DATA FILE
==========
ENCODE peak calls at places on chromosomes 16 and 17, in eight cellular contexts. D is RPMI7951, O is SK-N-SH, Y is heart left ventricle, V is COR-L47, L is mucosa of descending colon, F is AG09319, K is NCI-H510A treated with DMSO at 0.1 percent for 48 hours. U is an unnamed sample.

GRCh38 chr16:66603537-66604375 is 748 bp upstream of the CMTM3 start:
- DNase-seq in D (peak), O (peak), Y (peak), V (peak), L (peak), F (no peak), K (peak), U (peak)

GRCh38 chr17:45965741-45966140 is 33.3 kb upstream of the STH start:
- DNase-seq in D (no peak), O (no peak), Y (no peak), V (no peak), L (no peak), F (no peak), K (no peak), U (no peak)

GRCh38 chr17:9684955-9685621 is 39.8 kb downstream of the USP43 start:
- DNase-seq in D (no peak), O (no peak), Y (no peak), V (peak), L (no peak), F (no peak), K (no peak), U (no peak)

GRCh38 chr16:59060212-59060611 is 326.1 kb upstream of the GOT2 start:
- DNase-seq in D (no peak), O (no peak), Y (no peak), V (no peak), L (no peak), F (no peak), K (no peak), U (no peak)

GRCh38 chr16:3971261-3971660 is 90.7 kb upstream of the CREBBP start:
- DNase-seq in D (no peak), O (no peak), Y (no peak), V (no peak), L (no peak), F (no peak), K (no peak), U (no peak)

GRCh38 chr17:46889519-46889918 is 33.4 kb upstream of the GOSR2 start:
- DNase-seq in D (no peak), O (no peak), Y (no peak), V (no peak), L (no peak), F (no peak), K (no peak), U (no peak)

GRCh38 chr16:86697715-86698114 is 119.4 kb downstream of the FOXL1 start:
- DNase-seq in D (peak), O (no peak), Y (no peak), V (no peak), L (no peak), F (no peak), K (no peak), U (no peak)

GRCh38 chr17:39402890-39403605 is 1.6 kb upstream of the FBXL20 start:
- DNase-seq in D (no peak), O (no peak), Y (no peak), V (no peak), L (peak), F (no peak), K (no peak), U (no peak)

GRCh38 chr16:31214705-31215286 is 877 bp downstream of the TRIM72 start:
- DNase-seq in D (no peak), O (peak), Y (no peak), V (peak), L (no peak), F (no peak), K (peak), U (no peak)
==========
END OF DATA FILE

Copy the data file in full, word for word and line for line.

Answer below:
ENCODE peak calls at places on chromosomes 16 and 17, in eight cellular contexts. D is RPMI7951, O is SK-N-SH, Y is heart left ventricle, V is COR-L47, L is mucosa of descending colon, F is AG09319, K is NCI-H510A treated with DMSO at 0.1 percent for 48 hours. U is an unnamed sample.

GRCh38 chr16:66603537-66604375 is 748 bp upstream of the CMTM3 start:
- DNase-seq in D (peak), O (peak), Y (peak), V (peak), L (peak), F (no peak), K (peak), U (peak)

GRCh38 chr17:45965741-45966140 is 33.3 kb upstream of the STH start:
- DNase-seq in D (no peak), O (no peak), Y (no peak), V (no peak), L (no peak), F (no peak), K (no peak), U (no peak)

GRCh38 chr17:9684955-9685621 is 39.8 kb downstream of the USP43 start:
- DNase-seq in D (no peak), O (no peak), Y (no peak), V (peak), L (no peak), F (no peak), K (no peak), U (no peak)

GRCh38 chr16:59060212-59060611 is 326.1 kb upstream of the GOT2 start:
- DNase-seq in D (no peak), O (no peak), Y (no peak), V (no peak), L (no peak), F (no peak), K (no peak), U (no peak)

GRCh38 chr16:3971261-3971660 is 90.7 kb upstream of the CREBBP start:
- DNase-seq in D (no peak), O (no peak), Y (no peak), V (no peak), L (no peak), F (no peak), K (no peak), U (no peak)

GRCh38 chr17:46889519-46889918 is 33.4 kb upstream of the GOSR2 start:
- DNase-seq in D (no peak), O (no peak), Y (no peak), V (no peak), L (no peak), F (no peak), K (no peak), U (no peak)

GRCh38 chr16:86697715-86698114 is 119.4 kb downstream of the FOXL1 start:
- DNase-seq in D (peak), O (no peak), Y (no peak), V (no peak), L (no peak), F (no peak), K (no peak), U (no peak)

GRCh38 chr17:39402890-39403605 is 1.6 kb upstream of the FBXL20 start:
- DNase-seq in D (no peak), O (no peak), Y (no peak), V (no peak), L (peak), F (no peak), K (no peak), U (no peak)

GRCh38 chr16:31214705-31215286 is 877 bp downstream of the TRIM72 start:
- DNase-seq in D (no peak), O (peak), Y (no peak), V (peak), L (no peak), F (no peak), K (peak), U (no peak)